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Clinical reasoning of junior doctors in emergency medicine: a grounded theory study

Adams, E., Goyder, C., Heneghan, C., Brand, L. and Ajjawi, R. 2017, Clinical reasoning of junior doctors in emergency medicine: a grounded theory study, Emergency medicine journal, vol. 34, no. 2, pp. 70-75, doi: 10.1136/emermed-2015-205650.

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Title Clinical reasoning of junior doctors in emergency medicine: a grounded theory study
Author(s) Adams, E.
Goyder, C.
Heneghan, C.
Brand, L.
Ajjawi, R.ORCID iD for Ajjawi, R. orcid.org/0000-0003-0651-3870
Journal name Emergency medicine journal
Volume number 34
Issue number 2
Start page 70
End page 75
Total pages 6
Publisher BMJ Publishing Group
Place of publication London, Eng.
Publication date 2017-02
ISSN 1472-0213
Keyword(s) clinical assessment, education
education, teaching
emergency departments
teaching
training
Adult
Decision Making
Emergency Medicine
England
Female
Focus Groups
Grounded Theory
Humans
Internship and Residency
Interviews as Topic
Male
Medical Staff, Hospital
Thinking
Summary INTRODUCTION: Emergency medicine (EM) has a high case turnover and acuity making it a demanding clinical reasoning domain especially for junior doctors who lack experience. We aimed to better understand their clinical reasoning using dual cognition as a guiding theory. METHODS: EM junior doctors were recruited from six hospitals in the south of England to participate in semi-structured interviews (n=20) and focus groups (n=17) based on recall of two recent cases. Transcripts were analysed using a grounded theory approach to identify themes and to develop a model of junior doctors' clinical reasoning in EM. RESULTS: Within cases, clinical reasoning occurred in three phases. In phase 1 (case framing), initial case cues and first impressions were predominantly intuitive, but checked by analytical thought and determined the urgency of clinical assessment. In phase 2 (evolving reasoning), non-analytical single cue and pattern recognitions were common which were subsequently validated by specific analytical strategies such as use of red flags. In phase 3 (ongoing uncertainty) analytical self-monitoring and reassurance strategies were used to precipitate a decision regarding discharge. CONCLUSION: We found a constant dialectic between intuitive and analytical cognition throughout the reasoning process. Our model of clinical reasoning by EM junior doctors illustrates the specific contextual manifestations of the dual cognition theory. Distinct diagnostic strategies are identified and together these give EM learners and educators a framework and vocabulary for discussion and learning about clinical reasoning.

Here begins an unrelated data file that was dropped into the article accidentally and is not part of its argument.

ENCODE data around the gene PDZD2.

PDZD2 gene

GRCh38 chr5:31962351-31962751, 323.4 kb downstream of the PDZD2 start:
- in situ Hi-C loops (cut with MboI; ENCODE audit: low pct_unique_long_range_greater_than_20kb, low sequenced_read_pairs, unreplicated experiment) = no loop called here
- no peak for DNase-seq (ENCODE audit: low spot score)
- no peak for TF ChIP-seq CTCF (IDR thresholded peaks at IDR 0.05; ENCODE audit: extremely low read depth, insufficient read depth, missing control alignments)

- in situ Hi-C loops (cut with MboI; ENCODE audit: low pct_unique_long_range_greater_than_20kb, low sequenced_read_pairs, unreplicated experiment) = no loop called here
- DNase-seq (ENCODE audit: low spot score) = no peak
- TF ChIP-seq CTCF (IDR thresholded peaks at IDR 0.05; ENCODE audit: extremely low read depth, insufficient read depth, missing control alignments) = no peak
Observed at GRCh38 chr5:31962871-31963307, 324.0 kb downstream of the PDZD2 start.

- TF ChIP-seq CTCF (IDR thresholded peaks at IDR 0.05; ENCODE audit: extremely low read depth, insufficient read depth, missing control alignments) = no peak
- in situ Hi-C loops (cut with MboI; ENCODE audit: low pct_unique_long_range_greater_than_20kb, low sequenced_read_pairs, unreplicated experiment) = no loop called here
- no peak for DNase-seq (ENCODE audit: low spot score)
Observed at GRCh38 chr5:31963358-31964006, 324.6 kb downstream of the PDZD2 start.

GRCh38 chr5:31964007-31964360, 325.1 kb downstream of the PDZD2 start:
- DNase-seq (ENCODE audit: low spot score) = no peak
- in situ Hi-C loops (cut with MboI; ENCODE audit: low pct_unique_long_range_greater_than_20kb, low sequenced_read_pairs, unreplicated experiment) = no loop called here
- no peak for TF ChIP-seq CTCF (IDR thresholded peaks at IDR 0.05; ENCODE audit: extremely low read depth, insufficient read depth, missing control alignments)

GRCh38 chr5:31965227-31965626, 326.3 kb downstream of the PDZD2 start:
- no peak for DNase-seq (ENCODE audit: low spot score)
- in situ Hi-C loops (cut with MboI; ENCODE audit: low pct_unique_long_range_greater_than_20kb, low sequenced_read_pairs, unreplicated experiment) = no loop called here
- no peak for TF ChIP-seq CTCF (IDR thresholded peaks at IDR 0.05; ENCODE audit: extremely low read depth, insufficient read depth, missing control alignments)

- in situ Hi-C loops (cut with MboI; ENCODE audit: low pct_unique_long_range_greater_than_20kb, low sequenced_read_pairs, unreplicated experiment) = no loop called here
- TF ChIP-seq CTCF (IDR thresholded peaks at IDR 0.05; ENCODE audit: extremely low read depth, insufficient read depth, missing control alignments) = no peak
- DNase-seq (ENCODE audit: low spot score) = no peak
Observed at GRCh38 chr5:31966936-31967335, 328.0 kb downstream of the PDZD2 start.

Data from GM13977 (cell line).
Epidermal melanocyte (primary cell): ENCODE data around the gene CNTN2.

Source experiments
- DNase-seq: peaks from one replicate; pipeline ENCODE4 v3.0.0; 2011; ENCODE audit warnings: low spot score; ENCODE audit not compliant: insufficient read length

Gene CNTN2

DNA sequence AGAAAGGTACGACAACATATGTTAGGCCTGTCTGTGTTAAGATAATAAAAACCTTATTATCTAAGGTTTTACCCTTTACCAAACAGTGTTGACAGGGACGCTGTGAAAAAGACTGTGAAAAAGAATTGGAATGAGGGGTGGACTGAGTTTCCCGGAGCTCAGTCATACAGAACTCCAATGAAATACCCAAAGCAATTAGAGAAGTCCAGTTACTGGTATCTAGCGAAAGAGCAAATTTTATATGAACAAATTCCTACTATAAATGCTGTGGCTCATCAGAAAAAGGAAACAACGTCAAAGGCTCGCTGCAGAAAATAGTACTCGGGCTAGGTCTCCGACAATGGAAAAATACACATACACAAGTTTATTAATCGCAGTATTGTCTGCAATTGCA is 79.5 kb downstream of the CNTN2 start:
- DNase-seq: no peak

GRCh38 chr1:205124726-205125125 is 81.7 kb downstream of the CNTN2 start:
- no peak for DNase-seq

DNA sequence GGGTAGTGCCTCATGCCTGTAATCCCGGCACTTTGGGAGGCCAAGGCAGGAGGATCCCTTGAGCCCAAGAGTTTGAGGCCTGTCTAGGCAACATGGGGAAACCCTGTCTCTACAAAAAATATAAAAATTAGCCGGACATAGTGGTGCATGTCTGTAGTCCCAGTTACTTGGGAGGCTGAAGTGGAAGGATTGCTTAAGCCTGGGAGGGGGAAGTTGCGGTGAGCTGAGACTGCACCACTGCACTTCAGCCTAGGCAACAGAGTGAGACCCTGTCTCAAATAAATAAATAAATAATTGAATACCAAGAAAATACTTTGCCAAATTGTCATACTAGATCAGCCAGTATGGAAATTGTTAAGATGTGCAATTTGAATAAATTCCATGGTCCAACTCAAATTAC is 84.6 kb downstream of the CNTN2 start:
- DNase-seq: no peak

Language eng
DOI 10.1136/emermed-2015-205650
Field of Research 130202 Curriculum and Pedagogy Theory and Development
130209 Medicine, Nursing and Health Curriculum and Pedagogy
1103 Clinical Sciences
1110 Nursing
1117 Public Health And Health Services
Socio Economic Objective 930102 Learner and Learning Processes
HERDC Research category C1 Refereed article in a scholarly journal
Copyright notice ©2016, BMJ Publishing Group Limited
Persistent URL http://hdl.handle.net/10536/DRO/DU:30084524

Document type: Journal Article
Collection: Centre for Research in Assessment and Digital Learning (CRADLE)
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